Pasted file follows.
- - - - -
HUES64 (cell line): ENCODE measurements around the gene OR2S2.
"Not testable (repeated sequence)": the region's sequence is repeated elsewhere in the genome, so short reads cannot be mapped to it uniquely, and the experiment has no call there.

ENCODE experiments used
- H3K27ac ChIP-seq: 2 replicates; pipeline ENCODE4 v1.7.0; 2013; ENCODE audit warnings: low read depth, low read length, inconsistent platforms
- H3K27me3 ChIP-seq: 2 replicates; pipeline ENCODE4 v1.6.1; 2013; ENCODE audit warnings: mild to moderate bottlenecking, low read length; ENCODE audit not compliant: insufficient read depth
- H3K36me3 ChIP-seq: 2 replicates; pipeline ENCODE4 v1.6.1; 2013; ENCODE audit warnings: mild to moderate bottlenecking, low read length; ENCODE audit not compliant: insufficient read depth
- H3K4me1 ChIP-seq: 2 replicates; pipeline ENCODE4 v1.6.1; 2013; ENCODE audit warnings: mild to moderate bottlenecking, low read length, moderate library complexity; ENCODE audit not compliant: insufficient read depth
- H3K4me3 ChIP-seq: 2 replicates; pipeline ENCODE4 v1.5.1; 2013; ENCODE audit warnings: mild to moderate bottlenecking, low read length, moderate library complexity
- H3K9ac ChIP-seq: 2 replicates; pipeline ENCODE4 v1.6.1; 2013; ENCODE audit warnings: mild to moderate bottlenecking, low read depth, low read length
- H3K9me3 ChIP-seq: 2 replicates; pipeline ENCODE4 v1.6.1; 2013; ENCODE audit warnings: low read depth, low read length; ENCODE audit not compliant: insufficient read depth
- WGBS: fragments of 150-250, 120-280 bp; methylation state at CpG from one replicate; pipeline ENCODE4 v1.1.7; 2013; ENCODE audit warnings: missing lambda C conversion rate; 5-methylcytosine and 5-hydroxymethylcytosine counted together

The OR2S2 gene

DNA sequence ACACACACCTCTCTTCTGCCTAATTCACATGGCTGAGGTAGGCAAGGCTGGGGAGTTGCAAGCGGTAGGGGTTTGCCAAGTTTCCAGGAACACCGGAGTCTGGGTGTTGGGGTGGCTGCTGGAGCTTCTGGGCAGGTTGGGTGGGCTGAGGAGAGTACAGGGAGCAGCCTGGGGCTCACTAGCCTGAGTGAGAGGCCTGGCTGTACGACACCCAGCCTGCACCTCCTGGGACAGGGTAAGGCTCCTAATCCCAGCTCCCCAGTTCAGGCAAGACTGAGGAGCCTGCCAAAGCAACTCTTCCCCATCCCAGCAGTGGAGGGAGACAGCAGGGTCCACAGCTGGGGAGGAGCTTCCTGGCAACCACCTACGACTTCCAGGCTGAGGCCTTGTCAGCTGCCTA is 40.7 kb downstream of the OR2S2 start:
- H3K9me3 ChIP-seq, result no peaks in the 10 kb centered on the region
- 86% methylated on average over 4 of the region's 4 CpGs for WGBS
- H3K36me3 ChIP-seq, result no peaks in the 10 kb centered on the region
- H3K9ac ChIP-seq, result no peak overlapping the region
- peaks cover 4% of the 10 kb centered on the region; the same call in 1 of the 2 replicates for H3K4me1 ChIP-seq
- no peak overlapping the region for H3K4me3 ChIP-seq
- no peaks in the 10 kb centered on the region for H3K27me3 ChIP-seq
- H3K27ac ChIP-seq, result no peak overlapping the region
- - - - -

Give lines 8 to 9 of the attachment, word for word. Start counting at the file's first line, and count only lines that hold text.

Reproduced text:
- H3K4me3 ChIP-seq: 2 replicates; pipeline ENCODE4 v1.5.1; 2013; ENCODE audit warnings: mild to moderate bottlenecking, low read length, moderate library complexity
- H3K9ac ChIP-seq: 2 replicates; pipeline ENCODE4 v1.6.1; 2013; ENCODE audit warnings: mild to moderate bottlenecking, low read depth, low read length